Hey there, time traveller!
This article was published 5/1/2015 (868 days ago), so information in it may no longer be current.
As harbingers go, this is not a good one for the future prospects of the Manitoba New Democratic Party.
As most Manitobans now know, the NDP has decided to use its March annual convention to settle the leadership crisis that has seen Premier Greg Selinger battling dissidents bent on forcing him to yield the reins of the party.
The leadership vote will take place in Winnipeg on March 8, a date that already lives in infamy in NDP history.
For it was on March 8, 1988, that NDP MLA Jim Walding stunned the government of premier Howard Pawley by voting with the Opposition PCs on a confidence motion. Walding's mutiny led to Pawley's resignation, an election and 11 years in opposition for the NDP.
For many New Democrats, the perverse coincidence that will see the party vote for a new leader on the very day Walding brought down an NDP government 26 years earlier is symbolically important.
Some see the Walding fiasco as a clear example of how besieged premiers often have to sacrifice their own political careers for the greater good of the party. And there are elements of the Walding affair that lend themselves to that interpretation.
Late on that March 8 night, just a few hours after the government had failed to maintain the confidence of the legislature, senior cabinet ministers and political staff gathered in the second-floor cabinet room to strategize. Pawley had already left the building.
Michael Balagus, a former chief of staff to premier Gary Doer who was also Pawley's press secretary, remembers the discussions that night centred on whether an election had to be called (it did) and whether Pawley could lead the party into that electoral contest.
In the final analysis, it was determined Pawley could not continue.
His government was extremely unpopular at the time, and even though he could not have anticipated Walding's treasonous behaviour, Pawley could not escape the fact the government fell on his watch.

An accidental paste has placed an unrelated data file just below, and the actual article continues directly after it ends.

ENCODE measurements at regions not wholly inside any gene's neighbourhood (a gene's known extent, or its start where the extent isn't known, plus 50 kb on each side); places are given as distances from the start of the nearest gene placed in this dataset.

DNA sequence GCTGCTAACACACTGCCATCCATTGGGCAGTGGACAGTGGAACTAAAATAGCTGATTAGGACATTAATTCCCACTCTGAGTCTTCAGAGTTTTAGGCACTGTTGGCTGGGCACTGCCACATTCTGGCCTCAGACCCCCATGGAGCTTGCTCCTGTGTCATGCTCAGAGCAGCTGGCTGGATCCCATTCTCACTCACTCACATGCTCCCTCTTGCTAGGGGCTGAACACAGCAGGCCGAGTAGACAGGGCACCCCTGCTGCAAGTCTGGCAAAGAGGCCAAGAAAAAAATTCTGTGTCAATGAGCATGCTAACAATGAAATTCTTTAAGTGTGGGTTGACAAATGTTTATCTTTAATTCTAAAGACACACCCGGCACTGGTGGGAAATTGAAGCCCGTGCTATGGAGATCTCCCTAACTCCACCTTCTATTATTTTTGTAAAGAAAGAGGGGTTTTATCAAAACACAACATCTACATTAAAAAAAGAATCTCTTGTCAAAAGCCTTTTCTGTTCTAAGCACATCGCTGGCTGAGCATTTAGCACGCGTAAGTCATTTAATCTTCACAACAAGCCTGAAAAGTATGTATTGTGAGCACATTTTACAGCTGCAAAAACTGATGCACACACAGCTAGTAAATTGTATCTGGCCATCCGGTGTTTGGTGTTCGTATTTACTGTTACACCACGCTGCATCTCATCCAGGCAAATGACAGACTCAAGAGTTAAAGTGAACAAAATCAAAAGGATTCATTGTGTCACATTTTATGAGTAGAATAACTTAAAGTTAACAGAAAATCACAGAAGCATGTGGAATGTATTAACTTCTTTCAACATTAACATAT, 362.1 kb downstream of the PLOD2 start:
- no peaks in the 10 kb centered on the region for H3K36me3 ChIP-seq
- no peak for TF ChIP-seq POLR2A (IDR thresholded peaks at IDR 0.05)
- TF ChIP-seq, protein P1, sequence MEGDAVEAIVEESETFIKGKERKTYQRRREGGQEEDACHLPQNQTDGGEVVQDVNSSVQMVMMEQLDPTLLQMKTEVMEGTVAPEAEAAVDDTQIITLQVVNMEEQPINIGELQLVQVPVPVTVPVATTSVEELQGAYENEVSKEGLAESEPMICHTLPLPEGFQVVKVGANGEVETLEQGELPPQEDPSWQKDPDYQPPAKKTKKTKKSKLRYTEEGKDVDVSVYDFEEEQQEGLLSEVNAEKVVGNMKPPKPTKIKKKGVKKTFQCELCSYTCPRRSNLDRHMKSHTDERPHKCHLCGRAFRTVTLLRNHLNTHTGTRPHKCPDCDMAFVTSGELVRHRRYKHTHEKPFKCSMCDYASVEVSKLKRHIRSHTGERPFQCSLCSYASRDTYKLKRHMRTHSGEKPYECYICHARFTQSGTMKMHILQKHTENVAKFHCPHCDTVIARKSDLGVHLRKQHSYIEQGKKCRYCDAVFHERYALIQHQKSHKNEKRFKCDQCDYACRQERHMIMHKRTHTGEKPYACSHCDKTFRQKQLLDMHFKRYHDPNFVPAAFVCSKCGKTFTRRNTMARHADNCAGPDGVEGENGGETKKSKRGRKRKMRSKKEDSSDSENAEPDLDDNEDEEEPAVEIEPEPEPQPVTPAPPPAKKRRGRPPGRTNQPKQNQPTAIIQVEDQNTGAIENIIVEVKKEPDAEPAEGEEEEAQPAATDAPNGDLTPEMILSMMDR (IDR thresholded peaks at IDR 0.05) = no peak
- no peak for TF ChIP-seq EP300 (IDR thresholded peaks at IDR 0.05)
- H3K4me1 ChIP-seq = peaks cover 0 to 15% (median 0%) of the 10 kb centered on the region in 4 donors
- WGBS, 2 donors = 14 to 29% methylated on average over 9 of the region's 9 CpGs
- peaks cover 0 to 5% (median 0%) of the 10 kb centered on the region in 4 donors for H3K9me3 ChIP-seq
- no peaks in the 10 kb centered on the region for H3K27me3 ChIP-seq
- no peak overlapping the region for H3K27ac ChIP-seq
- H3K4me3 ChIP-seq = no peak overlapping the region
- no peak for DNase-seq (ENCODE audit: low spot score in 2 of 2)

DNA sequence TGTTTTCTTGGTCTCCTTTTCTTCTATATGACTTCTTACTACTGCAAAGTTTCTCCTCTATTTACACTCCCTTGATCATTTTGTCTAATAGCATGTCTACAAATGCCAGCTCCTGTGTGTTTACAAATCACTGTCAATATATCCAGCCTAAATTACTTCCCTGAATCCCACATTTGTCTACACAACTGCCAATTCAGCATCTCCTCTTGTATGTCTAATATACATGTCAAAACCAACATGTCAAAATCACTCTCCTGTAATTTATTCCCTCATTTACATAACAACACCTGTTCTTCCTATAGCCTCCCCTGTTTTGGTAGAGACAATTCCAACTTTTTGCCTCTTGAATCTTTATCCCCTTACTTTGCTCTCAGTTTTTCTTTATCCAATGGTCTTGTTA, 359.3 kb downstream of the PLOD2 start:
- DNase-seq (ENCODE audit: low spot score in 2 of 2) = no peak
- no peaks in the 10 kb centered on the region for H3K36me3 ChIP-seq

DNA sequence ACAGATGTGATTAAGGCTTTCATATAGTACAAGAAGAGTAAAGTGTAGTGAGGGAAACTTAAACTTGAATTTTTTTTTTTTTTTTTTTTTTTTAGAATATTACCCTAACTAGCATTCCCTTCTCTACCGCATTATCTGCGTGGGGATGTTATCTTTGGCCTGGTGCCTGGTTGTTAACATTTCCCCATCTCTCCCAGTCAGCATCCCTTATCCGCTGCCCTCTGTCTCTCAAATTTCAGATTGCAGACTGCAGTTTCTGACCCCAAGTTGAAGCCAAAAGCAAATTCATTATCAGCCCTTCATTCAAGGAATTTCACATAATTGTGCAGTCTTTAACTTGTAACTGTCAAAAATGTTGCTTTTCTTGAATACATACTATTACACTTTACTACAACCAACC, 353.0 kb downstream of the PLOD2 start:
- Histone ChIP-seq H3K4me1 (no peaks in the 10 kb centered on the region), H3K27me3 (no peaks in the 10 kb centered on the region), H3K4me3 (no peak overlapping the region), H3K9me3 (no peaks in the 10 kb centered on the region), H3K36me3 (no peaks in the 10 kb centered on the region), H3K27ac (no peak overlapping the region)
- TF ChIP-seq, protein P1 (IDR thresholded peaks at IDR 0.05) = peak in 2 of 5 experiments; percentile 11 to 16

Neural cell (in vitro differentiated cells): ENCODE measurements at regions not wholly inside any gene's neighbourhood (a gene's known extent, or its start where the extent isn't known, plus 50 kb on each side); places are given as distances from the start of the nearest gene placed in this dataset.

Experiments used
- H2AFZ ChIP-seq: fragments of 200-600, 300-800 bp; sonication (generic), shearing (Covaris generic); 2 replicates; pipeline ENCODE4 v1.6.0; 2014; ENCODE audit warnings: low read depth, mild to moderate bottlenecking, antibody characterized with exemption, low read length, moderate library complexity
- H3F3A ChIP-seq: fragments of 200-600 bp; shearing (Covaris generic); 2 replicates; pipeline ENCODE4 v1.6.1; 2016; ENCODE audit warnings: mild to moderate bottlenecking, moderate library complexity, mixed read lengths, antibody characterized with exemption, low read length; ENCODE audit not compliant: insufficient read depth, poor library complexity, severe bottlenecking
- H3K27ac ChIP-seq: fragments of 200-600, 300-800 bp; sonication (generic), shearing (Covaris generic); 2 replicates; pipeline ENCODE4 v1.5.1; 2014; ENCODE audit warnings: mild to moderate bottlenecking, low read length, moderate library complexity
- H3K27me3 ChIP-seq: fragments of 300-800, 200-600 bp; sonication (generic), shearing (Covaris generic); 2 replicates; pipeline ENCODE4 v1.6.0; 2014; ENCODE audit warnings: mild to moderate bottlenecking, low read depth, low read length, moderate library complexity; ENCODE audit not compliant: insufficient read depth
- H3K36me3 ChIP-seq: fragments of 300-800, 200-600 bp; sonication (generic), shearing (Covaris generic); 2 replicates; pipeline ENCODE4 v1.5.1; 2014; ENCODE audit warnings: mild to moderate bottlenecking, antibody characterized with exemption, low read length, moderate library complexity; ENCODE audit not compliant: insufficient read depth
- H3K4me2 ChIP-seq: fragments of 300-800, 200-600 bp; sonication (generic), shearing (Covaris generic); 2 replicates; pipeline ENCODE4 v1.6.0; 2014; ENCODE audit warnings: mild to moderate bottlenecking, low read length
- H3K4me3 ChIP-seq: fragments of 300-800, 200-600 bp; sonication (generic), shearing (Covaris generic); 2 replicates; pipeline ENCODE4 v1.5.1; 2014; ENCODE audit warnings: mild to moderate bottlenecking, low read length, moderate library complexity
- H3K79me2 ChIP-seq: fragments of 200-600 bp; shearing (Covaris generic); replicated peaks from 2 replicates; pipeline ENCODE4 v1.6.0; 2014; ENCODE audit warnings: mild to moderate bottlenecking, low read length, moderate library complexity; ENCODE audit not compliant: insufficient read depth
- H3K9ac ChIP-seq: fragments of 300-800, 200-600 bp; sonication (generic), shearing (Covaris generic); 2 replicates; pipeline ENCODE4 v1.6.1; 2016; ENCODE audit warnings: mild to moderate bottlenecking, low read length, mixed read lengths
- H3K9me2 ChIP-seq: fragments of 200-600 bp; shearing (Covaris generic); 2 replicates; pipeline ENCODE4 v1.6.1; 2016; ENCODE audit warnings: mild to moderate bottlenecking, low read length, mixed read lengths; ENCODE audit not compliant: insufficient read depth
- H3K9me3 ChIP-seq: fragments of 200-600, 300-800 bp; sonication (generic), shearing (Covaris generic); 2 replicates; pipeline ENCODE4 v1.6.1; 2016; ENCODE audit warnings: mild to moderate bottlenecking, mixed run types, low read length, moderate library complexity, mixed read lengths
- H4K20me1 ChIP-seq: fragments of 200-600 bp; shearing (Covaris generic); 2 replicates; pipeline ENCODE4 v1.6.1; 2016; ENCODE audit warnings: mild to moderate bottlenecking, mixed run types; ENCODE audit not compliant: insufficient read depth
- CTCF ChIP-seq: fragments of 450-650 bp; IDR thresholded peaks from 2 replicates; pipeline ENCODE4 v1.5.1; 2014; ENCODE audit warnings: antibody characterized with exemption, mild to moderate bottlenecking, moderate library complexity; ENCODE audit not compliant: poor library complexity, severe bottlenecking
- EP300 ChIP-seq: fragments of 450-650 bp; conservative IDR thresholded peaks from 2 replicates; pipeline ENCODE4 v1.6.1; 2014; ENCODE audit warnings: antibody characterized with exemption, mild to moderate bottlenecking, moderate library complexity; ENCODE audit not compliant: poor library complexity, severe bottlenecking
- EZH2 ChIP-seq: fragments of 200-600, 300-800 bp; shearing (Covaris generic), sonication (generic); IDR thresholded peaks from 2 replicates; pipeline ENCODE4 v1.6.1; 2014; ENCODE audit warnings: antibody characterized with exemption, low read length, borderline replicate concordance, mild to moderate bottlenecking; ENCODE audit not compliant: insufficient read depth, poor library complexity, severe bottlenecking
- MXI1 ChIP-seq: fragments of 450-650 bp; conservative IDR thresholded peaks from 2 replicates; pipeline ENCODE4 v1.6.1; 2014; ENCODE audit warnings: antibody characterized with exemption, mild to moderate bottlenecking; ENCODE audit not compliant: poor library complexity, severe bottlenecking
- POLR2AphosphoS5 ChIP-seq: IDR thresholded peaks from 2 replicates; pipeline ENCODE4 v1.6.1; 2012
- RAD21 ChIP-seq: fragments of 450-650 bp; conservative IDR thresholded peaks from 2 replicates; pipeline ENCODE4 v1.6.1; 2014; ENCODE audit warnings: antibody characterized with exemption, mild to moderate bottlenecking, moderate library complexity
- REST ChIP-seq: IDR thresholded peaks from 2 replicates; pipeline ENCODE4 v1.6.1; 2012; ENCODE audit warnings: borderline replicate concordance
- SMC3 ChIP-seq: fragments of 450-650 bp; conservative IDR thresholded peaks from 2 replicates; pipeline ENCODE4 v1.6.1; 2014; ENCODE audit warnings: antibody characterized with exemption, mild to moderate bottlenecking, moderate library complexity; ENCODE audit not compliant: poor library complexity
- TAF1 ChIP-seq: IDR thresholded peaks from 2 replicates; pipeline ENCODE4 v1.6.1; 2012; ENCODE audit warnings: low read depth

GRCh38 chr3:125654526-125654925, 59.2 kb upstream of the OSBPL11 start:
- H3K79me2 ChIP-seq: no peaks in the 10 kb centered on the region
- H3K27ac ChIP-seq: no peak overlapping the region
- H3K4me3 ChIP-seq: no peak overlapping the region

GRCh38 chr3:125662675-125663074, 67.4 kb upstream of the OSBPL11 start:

The group decided Cliff Scott, the premier's chief of staff, would be the one to broach the subject with Pawley. Balagus said Pawley accepted the reality of his situation and did the honourable thing.
"The decision to ask Howard to step down wasn't about disloyalty," he said. "This was a group of people looking at the writing on the wall and making the only decision possible."
That interpretation of the Pawley-Walding incident surely lends a lot of credibility to the efforts of some within the NDP elected caucus -- including the five dissident cabinet ministers who blew this internal dispute wide open -- to force Selinger to step down before the next election.
Last spring, Selinger was approached, at his invitation, by a number of ministers and MLAs who believed he could not win the next provincial election. He also reportedly had frank discussions with his closest political aides. All told the premier his botched efforts to sell the public on the virtue of raising the PST by one point to fund infrastructure made him the wrong man to continue leading the party.
Unlike Pawley, Selinger did not accept this advice from his caucus colleagues and advisers. In fact, it appears despite asking people to speak freely, he never seriously considered stepping down. Now facing a runoff with former cabinet ministers Steve Ashton and Theresa Oswald, Selinger seems committed to fighting to the death on this one.
It would be easy to compare the dilemmas facing Selinger and Pawley and conclude the former should take a page out of the book of the latter and resign to allow his party a chance to rebrand and rebuild.
In fact, a bit too easy.
There are similarities in the narratives of the two premiers. But there are also differences to dispute the notion Selinger should pull a Pawley and just resign.
First and foremost, it's important to remember Selinger is not facing an immediate crisis, as Pawley was in 1988.
The Selinger government has not fallen, and even though five cabinet ministers have resigned, there is no immediate threat the dissidents will help the opposition force an early election.
Second, even though an argument has been made for Selinger's resignation, it's important to remember Pawley's decision to step down did not serve as a lifeline for the NDP. In fact, despite electing Doer as their new leader, the NDP was reduced to third-party status. The NDP would spend more than a decade in opposition before Doer was able to form the government.
There are other issues to consider when assessing the Selinger-Pawley comparison, and the odd coincidence that will see the NDP hold a leadership vote on a date that represents one of the greatest humiliations in the party's long and storied history.
But when all is said and done, there is only one inescapable conclusion.
Regardless of whether Selinger wins or loses the leadership, holding an important vote on March 8 is surely not a positive sign for the future of the NDP.